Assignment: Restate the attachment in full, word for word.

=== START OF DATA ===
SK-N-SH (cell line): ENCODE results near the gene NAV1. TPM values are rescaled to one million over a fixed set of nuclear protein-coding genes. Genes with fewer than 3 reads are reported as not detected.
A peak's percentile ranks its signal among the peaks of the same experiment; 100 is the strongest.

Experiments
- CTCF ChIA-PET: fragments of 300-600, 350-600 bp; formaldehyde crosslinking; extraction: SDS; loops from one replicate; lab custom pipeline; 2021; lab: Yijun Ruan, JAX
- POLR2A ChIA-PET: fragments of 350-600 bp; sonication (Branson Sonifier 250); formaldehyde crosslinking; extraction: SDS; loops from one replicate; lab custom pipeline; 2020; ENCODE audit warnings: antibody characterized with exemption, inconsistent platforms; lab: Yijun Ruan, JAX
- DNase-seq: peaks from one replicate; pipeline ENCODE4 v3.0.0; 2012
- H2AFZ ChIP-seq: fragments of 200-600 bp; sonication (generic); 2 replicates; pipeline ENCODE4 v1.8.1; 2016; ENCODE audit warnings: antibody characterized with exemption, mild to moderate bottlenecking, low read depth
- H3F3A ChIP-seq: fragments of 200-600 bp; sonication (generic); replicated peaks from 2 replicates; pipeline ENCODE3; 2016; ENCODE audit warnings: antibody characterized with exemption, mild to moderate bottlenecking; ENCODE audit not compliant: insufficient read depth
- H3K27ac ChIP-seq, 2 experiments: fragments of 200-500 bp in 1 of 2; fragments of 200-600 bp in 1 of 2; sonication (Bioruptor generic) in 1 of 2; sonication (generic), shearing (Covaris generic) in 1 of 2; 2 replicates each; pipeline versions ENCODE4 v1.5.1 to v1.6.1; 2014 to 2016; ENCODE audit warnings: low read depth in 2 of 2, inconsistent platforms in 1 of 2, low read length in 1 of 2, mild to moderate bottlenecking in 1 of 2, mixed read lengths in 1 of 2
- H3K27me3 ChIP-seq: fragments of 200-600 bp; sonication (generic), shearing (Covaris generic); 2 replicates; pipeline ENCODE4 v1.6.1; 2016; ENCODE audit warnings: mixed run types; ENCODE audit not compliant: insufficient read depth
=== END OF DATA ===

SK-N-SH (cell line): ENCODE results near the gene NAV1. TPM values are rescaled to one million over a fixed set of nuclear protein-coding genes. Genes with fewer than 3 reads are reported as not detected.
A peak's percentile ranks its signal among the peaks of the same experiment; 100 is the strongest.

Experiments
- CTCF ChIA-PET: fragments of 300-600, 350-600 bp; formaldehyde crosslinking; extraction: SDS; loops from one replicate; lab custom pipeline; 2021; lab: Yijun Ruan, JAX
- POLR2A ChIA-PET: fragments of 350-600 bp; sonication (Branson Sonifier 250); formaldehyde crosslinking; extraction: SDS; loops from one replicate; lab custom pipeline; 2020; ENCODE audit warnings: antibody characterized with exemption, inconsistent platforms; lab: Yijun Ruan, JAX
- DNase-seq: peaks from one replicate; pipeline ENCODE4 v3.0.0; 2012
- H2AFZ ChIP-seq: fragments of 200-600 bp; sonication (generic); 2 replicates; pipeline ENCODE4 v1.8.1; 2016; ENCODE audit warnings: antibody characterized with exemption, mild to moderate bottlenecking, low read depth
- H3F3A ChIP-seq: fragments of 200-600 bp; sonication (generic); replicated peaks from 2 replicates; pipeline ENCODE3; 2016; ENCODE audit warnings: antibody characterized with exemption, mild to moderate bottlenecking; ENCODE audit not compliant: insufficient read depth
- H3K27ac ChIP-seq, 2 experiments: fragments of 200-500 bp in 1 of 2; fragments of 200-600 bp in 1 of 2; sonication (Bioruptor generic) in 1 of 2; sonication (generic), shearing (Covaris generic) in 1 of 2; 2 replicates each; pipeline versions ENCODE4 v1.5.1 to v1.6.1; 2014 to 2016; ENCODE audit warnings: low read depth in 2 of 2, inconsistent platforms in 1 of 2, low read length in 1 of 2, mild to moderate bottlenecking in 1 of 2, mixed read lengths in 1 of 2
- H3K27me3 ChIP-seq: fragments of 200-600 bp; sonication (generic), shearing (Covaris generic); 2 replicates; pipeline ENCODE4 v1.6.1; 2016; ENCODE audit warnings: mixed run types; ENCODE audit not compliant: insufficient read depth